Chef's Choice - Suvir Saran
Chef's Choice is a Unique and Inspiring Book that is a Perfect Gift for
Aspiring Culinary Students, Home Cooks, and Professional Chefs
"Chef's Choice is a beautiful book." - Marcus Samuelsson
Message from Saori Kawano, Founder and President of Korin Japanese Trading Corp
Welcome to 2019! After publishing Chef’s Choice: 22 Culinary Masters Tell How Japanese Food Culture Influenced Their Careers and Cuisine in 2015, it continues to inspire and educate new and experienced chefs, culinary students, and those who love Japanese food and culture.
In this savory collection of mini memoirs, 22 culinary masters tell who and what motivated them to become chefs. They described early career influences, training, favorite Japanese ingredients, tools, and the pivotal role Japanese food culture has played in their cuisine and professional development.
Participating chefs include Nobu Matsuhisa, David Bouley, Eric Ripert, Marcus Samuelsson, Michael Romano, Lee Anne Wong, Michael Anthony, Wylie Dufresne, Toshio Suzuki, Ben Pollinger, Toni Robertson, Eddy Leroux, Nils Norén, Yosuke Suga, Shinichiro Takagi, Suvir Saran, David Myers, Noriyuki Sugie, Elizabeth Andoh, Barry Wine, James Wierzelewski, and Ben Flatt.
Our goal in writing the book was to inspire, educate, and movitate student chefs, working chefs, home chefs, and everyone who admires Japanese food and culture. We wanted to go deep and learn from top chefs what it takes to succeed in today’s hyper-competitive restaurant world and the role that Japanese food culture played in their cooking and careers. We believe that the stories in Chef’s Choice can be a valuable resource for anyone pursuing a career in the restaurant business and those fascinated by Japanese food culture and cuisine.
We hope you enjoy it!
Chef's Choice Regular price $19.95 | Koirn Price: $15 Click Here
I was always doing things for others in the kitchen, even though I didn't think I would ever be a chef.
I grew up in India as a Hindu vegetarian, where the family center was the kitchen. There was no alcohol, no meat, no fish, none of that. When I was four or five years old, I was always in the kitchen while my brother, sister, family, and friends were socializing.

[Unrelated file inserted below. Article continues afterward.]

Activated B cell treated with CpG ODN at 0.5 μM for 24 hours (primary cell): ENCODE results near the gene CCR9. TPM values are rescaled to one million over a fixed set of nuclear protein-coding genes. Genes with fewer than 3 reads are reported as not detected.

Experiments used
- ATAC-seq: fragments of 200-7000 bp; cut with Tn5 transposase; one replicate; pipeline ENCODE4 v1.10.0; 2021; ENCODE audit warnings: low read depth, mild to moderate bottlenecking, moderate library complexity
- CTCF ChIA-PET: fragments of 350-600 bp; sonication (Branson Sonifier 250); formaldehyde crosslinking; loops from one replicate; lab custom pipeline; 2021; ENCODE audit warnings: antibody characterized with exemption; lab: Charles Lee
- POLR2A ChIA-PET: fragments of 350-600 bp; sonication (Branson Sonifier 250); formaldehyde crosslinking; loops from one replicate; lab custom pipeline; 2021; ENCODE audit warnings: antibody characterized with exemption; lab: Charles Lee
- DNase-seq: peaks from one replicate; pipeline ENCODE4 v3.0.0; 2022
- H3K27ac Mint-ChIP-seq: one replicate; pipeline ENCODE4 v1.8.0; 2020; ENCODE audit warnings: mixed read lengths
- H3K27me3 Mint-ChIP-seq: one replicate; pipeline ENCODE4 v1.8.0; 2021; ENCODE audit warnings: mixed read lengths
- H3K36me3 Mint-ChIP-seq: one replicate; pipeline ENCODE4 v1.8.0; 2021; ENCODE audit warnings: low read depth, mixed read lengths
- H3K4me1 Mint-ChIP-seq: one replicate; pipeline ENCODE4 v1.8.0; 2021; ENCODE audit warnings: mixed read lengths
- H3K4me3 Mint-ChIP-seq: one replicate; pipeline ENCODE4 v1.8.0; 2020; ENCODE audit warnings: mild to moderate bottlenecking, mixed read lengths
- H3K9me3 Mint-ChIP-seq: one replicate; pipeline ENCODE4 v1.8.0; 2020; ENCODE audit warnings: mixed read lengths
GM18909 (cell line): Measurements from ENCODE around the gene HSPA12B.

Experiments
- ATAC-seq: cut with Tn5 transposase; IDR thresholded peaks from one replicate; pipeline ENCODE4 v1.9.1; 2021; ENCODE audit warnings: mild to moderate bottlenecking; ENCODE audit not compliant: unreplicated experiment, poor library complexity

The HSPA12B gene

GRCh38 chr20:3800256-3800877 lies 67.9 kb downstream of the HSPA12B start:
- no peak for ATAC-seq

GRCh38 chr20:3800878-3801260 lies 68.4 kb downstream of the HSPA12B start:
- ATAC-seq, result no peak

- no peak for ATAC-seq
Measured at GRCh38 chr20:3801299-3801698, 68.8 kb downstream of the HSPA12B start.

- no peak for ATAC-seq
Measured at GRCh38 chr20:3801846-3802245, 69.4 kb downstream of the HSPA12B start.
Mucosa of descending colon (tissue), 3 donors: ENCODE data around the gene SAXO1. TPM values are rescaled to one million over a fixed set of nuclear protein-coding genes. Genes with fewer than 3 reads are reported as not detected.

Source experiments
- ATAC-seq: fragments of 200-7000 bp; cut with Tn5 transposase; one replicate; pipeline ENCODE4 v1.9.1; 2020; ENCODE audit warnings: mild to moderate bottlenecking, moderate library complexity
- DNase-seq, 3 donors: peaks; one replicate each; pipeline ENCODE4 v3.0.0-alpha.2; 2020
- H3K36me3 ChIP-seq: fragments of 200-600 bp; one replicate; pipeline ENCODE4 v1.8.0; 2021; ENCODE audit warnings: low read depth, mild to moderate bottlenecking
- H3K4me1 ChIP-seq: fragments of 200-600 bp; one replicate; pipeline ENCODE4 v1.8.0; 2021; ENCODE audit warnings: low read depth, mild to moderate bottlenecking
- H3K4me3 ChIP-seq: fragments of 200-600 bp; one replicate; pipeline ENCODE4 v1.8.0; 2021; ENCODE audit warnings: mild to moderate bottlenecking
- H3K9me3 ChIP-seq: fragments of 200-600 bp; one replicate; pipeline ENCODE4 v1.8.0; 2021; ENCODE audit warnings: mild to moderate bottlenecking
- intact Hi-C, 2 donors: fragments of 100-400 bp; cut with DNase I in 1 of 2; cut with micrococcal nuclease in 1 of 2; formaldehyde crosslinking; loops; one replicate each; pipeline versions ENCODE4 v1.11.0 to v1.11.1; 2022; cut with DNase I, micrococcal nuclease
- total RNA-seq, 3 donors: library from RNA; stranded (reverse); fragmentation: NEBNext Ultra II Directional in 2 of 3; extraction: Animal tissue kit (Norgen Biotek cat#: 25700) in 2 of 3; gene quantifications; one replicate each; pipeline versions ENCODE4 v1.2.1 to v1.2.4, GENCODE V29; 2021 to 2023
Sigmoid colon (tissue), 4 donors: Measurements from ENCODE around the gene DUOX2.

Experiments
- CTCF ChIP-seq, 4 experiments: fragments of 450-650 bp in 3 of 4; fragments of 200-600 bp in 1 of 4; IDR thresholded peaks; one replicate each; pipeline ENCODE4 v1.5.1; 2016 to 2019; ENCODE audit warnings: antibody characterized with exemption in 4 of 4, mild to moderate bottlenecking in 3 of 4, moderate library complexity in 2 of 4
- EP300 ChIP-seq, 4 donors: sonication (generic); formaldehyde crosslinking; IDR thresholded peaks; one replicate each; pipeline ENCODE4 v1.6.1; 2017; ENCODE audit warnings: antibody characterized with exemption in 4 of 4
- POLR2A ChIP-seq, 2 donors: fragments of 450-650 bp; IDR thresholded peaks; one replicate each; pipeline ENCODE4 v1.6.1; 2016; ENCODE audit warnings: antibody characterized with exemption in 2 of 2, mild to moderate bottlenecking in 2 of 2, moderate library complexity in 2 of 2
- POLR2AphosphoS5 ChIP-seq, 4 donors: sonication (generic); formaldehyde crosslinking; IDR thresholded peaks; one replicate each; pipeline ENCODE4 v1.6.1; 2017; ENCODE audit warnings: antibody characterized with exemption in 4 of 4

When we went to a family friend’s home, I would run into the kitchen and ask, “Can I make salad? Can I wash this?” I didn’t relate to the other boys. I knew I was different, but the mothers and grandmothers never judged me. They were delighted that this little kid wanted to peel a potato or a cucumber, but they wouldn’t let me use a knife, so I washed potatoes and brought food from the kitchen to the table. I was always doing things for others in the kitchen, even though I didn’t think I would ever be a chef. I had no role model. The only place where I didn’t feel as if people were judging me was in the kitchen.
I wanted to be a painter, so I enrolled in the School of Visual Arts in New York City to study design. In India I had done knitting, sculpture, pottery, but everything at the school in New York was on the computer. I wanted to use my hands, but they had become obsolete. I was unhappy in school and hated my day life. I wanted to become a normal human being, so every night I cooked for 20, 40, even 100 people, many of whom were strangers. Friends would bring six or eight people to dinner, and I was this young Indian cook who made the best Indian food in New York. Instead of going to school, I was home prepping all day. Then in the evening, I hosted parties where I lived, at 90th Street and Columbus Avenue.
One evening after dinner, a guest suggested that I teach a cooking class.
Another guest, Elisabeth Bumiller, a reporter for the Style section of The Washington Post, said, “Sweetie, you can’t do it for free. You have to charge.” So that was the first time I charged. I was about 23 years old.